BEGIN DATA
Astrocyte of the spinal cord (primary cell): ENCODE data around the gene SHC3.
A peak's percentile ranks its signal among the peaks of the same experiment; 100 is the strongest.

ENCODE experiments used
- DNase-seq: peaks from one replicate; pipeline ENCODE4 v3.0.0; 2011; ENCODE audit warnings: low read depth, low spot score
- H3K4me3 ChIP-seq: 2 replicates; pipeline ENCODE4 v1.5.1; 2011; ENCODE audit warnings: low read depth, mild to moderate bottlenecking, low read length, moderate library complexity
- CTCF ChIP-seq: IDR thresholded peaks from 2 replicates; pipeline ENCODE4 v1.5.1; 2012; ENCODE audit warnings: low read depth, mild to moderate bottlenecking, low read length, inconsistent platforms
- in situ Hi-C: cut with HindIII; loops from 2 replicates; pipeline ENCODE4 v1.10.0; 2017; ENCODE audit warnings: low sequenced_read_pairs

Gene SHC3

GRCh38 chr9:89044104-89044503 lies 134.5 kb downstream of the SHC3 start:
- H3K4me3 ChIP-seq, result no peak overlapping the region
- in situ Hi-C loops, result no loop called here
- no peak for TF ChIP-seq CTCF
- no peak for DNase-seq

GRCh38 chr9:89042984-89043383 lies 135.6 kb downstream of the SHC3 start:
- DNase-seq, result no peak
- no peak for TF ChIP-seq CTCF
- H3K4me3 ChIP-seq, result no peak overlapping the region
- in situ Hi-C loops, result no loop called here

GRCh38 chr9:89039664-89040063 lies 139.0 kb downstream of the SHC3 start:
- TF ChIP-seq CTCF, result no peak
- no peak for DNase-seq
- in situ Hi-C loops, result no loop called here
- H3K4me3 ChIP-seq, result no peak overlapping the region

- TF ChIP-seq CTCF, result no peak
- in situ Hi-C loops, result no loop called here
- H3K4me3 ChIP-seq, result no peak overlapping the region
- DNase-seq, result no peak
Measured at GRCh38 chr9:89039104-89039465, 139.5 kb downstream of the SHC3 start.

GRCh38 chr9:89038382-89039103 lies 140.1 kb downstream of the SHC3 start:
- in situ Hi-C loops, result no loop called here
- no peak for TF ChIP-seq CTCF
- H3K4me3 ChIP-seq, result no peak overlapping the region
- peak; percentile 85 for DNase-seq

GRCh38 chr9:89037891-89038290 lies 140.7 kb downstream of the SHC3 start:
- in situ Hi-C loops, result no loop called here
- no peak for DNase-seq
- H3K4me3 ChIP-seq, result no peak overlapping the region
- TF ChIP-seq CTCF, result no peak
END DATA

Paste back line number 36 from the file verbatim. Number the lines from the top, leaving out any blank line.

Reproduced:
- no peak for DNase-seq